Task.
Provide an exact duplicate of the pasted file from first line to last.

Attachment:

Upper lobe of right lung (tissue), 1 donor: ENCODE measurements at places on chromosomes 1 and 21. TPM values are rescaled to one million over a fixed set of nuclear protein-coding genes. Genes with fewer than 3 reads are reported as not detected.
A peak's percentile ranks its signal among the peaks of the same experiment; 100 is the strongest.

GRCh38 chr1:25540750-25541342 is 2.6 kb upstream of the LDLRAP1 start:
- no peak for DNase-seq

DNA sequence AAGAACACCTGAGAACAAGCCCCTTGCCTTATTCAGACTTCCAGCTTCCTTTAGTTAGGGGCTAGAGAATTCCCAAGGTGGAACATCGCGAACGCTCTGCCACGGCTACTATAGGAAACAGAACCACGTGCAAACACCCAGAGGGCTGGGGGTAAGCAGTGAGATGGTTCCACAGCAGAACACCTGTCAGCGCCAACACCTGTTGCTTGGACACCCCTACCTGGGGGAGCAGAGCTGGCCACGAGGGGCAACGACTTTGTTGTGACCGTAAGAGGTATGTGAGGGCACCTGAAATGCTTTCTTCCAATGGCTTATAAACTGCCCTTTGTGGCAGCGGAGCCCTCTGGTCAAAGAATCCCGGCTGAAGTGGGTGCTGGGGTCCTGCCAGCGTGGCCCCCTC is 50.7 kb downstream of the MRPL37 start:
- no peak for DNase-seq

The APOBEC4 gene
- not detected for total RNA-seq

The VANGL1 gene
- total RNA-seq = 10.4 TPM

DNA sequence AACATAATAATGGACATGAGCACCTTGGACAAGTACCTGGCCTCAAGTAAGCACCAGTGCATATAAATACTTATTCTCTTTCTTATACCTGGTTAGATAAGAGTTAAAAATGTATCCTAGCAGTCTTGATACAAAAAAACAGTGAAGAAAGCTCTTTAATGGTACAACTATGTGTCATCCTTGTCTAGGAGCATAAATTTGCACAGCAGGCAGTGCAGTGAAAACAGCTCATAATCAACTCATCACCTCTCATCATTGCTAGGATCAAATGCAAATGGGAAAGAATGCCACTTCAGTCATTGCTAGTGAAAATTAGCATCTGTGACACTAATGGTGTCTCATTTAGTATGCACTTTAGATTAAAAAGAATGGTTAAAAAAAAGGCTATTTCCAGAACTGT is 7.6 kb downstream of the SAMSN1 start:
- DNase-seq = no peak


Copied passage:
Upper lobe of right lung (tissue), 1 donor: ENCODE measurements at places on chromosomes 1 and 21. TPM values are rescaled to one million over a fixed set of nuclear protein-coding genes. Genes with fewer than 3 reads are reported as not detected.
A peak's percentile ranks its signal among the peaks of the same experiment; 100 is the strongest.

GRCh38 chr1:25540750-25541342 is 2.6 kb upstream of the LDLRAP1 start:
- no peak for DNase-seq

DNA sequence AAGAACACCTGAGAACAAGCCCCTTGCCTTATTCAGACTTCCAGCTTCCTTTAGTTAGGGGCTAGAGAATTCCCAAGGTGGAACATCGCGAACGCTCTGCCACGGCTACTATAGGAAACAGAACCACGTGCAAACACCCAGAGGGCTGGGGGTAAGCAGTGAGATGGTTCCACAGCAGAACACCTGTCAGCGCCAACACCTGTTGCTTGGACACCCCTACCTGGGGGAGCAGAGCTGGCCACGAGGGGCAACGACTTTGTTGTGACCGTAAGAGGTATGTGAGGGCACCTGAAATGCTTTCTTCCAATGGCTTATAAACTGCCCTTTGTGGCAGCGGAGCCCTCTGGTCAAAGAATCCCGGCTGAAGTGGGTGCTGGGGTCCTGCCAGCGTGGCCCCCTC is 50.7 kb downstream of the MRPL37 start:
- no peak for DNase-seq

The APOBEC4 gene
- not detected for total RNA-seq

The VANGL1 gene
- total RNA-seq = 10.4 TPM

DNA sequence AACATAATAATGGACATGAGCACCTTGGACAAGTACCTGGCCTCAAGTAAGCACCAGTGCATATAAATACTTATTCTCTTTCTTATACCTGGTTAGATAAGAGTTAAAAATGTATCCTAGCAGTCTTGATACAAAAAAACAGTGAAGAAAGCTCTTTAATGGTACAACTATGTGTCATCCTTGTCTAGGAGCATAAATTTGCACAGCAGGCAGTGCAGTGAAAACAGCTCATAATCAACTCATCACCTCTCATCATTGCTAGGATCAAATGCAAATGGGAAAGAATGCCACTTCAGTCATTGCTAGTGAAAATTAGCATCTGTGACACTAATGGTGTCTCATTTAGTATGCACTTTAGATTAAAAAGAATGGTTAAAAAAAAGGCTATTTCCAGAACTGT is 7.6 kb downstream of the SAMSN1 start:
- DNase-seq = no peak